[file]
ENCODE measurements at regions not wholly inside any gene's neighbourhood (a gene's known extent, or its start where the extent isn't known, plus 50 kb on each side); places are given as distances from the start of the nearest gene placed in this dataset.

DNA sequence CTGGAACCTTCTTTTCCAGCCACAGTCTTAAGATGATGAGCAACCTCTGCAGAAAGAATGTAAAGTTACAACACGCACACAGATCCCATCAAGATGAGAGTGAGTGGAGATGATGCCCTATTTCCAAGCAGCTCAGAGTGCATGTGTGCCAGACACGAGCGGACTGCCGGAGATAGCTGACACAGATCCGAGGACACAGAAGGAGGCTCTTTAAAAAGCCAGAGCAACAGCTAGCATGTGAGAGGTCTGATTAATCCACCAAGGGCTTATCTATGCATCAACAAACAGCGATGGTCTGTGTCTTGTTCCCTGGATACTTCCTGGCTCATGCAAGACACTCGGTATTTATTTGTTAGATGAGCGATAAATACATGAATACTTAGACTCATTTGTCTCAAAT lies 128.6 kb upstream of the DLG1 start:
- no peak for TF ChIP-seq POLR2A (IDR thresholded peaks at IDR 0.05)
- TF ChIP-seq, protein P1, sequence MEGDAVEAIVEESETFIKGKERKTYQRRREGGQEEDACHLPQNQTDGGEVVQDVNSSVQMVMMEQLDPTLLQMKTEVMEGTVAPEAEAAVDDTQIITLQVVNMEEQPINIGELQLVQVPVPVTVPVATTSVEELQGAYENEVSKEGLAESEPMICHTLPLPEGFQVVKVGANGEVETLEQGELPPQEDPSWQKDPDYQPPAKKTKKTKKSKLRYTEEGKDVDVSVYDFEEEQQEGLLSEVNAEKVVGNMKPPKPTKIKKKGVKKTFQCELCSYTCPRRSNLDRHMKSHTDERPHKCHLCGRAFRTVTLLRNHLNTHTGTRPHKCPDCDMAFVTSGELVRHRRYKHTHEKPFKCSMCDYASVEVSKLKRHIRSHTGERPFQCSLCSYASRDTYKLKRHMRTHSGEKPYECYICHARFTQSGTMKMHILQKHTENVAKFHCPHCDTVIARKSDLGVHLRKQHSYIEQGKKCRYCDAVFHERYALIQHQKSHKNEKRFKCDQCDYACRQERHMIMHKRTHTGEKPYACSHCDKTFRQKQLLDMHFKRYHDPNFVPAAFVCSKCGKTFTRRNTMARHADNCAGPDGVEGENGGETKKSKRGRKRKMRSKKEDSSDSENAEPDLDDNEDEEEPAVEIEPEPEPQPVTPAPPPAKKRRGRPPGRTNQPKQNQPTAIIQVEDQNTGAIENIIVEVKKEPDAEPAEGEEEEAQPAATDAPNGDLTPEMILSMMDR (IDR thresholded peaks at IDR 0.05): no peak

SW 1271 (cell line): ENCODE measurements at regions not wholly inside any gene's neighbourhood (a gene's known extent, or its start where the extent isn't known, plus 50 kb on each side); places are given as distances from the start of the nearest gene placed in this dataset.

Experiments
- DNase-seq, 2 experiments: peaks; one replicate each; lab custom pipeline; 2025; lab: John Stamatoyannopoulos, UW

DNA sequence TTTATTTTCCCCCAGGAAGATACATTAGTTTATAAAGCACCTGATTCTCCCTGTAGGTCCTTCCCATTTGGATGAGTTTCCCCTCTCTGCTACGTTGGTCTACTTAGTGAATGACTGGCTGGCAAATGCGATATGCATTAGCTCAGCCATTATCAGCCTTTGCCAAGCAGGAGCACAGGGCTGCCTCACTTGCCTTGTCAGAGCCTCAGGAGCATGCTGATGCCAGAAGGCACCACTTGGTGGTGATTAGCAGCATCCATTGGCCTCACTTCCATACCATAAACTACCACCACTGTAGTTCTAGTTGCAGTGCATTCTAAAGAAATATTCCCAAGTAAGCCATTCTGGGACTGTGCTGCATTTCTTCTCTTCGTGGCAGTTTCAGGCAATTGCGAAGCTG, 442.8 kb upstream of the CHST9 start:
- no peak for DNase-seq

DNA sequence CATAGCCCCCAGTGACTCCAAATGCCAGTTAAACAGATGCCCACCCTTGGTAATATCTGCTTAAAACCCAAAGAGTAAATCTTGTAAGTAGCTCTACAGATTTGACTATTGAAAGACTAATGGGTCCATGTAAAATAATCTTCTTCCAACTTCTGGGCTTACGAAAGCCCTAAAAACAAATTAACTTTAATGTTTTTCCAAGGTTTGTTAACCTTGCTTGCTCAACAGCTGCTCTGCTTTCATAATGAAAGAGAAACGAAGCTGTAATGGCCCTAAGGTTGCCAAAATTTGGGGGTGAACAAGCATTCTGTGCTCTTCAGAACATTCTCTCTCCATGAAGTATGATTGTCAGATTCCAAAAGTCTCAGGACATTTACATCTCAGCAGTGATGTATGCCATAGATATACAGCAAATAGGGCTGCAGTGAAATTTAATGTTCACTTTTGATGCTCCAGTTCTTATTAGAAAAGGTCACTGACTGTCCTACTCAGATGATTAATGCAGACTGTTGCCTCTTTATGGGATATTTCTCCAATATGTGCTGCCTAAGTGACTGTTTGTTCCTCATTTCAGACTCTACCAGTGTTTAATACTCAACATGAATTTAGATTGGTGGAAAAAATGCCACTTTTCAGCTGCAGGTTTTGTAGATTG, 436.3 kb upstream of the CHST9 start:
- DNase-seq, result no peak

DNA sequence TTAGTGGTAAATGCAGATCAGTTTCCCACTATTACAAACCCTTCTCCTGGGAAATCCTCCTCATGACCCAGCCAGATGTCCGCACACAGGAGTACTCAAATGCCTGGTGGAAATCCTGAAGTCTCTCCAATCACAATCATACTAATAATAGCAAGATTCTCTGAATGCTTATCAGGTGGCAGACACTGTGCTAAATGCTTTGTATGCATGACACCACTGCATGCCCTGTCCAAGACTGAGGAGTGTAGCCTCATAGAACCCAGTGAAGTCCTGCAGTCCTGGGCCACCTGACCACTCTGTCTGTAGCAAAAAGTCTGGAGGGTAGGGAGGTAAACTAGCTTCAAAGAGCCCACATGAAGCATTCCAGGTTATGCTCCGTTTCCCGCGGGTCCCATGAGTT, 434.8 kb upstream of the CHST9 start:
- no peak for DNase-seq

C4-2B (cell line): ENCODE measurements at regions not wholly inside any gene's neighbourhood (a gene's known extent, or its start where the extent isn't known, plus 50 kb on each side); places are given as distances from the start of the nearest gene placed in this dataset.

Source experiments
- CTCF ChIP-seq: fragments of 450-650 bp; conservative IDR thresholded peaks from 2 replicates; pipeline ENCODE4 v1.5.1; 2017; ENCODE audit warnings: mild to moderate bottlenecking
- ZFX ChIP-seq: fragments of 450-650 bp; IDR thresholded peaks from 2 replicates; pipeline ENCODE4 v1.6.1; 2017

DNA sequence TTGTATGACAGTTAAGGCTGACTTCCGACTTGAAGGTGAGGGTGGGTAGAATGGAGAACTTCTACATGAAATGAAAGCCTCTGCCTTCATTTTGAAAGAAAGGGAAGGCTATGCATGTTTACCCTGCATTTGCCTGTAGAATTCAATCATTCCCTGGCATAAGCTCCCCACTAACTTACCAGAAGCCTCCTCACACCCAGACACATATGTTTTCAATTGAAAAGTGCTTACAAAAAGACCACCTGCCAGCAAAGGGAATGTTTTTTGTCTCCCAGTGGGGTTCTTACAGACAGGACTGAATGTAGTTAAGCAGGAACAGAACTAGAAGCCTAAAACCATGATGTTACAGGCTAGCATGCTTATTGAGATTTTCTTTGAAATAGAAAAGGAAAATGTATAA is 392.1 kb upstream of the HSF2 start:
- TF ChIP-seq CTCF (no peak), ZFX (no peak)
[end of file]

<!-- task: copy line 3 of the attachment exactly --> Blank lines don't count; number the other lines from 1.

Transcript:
- no peak for TF ChIP-seq POLR2A (IDR thresholded peaks at IDR 0.05)